The history of lobotomy in Sweden 1940-1963. Some aspects on the consequenses of the transformation in the practice of a neurosurgical method in psychiatry

Kenneth ÖGREN

Department of Culture and Media and Department of Psychiatry, University of Umea, 90187 Umea, Sweden
Tel. 090-7869653, Fax. 090-7867845
<kehogn96@student.umu.se>

 

Background : Lobotomy in Sweden was first tried in the middle of the 40s by neurosurgeons at a neurosurgical department in Stockholm. At the end of the 40s the method was widely spread all over the country. This is regarded as a professional transformation of the practice of lobotomy.

Aim of paper : To give a description of the transformation by identifying postoperative mortality, indications for operation and to describe the clinical evaluations used preoperatively at one mental hospital. Some charateristics of the general history of lobotomy in Sweden are also desribed.

Descpritive frame : The first period of lobotomy, 1944-1946, could be described as the pioneering years when operations were performed by skilled neurosurgeons. The second period, the years of 1946 to 1951, could see a transformation of the practice of lobotomy. During these years lobotomies were performed by general surgeons all over Sweden and the operations were carried out in different small surgical departments. The third period, 1951-1961, could be defined as the phase-out-period of prefrontal lobotomy in Sweden.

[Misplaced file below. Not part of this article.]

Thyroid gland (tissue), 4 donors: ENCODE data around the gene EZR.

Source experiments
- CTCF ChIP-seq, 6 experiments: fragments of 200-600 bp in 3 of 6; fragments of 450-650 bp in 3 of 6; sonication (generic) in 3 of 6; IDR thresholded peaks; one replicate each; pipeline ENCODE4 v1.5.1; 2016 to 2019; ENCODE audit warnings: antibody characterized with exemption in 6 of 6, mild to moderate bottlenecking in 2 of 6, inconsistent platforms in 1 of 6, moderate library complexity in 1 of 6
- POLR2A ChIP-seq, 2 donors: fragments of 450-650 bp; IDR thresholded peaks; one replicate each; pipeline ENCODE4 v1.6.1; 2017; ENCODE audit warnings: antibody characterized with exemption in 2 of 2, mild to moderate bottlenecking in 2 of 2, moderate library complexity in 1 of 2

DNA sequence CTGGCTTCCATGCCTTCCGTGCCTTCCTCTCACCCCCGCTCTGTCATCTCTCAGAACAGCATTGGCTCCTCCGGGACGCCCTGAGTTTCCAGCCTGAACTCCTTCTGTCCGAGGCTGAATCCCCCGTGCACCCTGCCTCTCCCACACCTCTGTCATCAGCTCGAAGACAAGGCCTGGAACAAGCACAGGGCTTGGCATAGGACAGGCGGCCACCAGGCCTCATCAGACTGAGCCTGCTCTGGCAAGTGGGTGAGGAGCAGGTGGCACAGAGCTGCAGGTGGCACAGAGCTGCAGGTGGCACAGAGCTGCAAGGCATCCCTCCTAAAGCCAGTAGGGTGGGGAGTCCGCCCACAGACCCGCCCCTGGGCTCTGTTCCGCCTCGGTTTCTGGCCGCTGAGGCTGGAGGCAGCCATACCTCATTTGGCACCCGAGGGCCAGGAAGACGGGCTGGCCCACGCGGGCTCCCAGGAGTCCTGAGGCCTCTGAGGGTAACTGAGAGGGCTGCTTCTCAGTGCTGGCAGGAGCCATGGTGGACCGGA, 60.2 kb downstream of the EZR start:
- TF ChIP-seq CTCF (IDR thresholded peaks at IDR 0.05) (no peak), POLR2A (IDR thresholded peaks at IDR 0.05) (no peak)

Some findings of interest : The transformation of the practice of lobotomy seems to give some certain effects, not focused before in Swedish medical literature. These effects are wider indications for operation compared to the early period, a dramatic increase of the numbers of operations, and an increase of postoperative mortality, especially the first years of the second period.

Sources used in the study : Reports made by Mental State Hospitals to the National Swedish Board of Health and Welfare (Socialstyrelsen) and a unique archive of data on more than 700 patients from a State Mental Hospital, Umedalen.

The project has so far been supported by the scientific-board of the Museum of Medicine at the Karolinska Hospital in Stockholm, the Kempe-foundation and the Söderström-Königska Foundation. The paper is a part of my phd-studies.

 

Plenary 3   (Gottlieb Burckhardt Lecture)
Wednesday, 15 September 1999
17.00

The Neurosciences and Psychiatry: Crossing the Boundaries

Joint Congress of the European Association for the History of Psychiatry (EAHP), the European Club for the History of Neurology (ECHN), and the International Society for the History of the Neurosciences (ISHN)

Zurich and Lausanne, Switzerland, 13-18 September 1999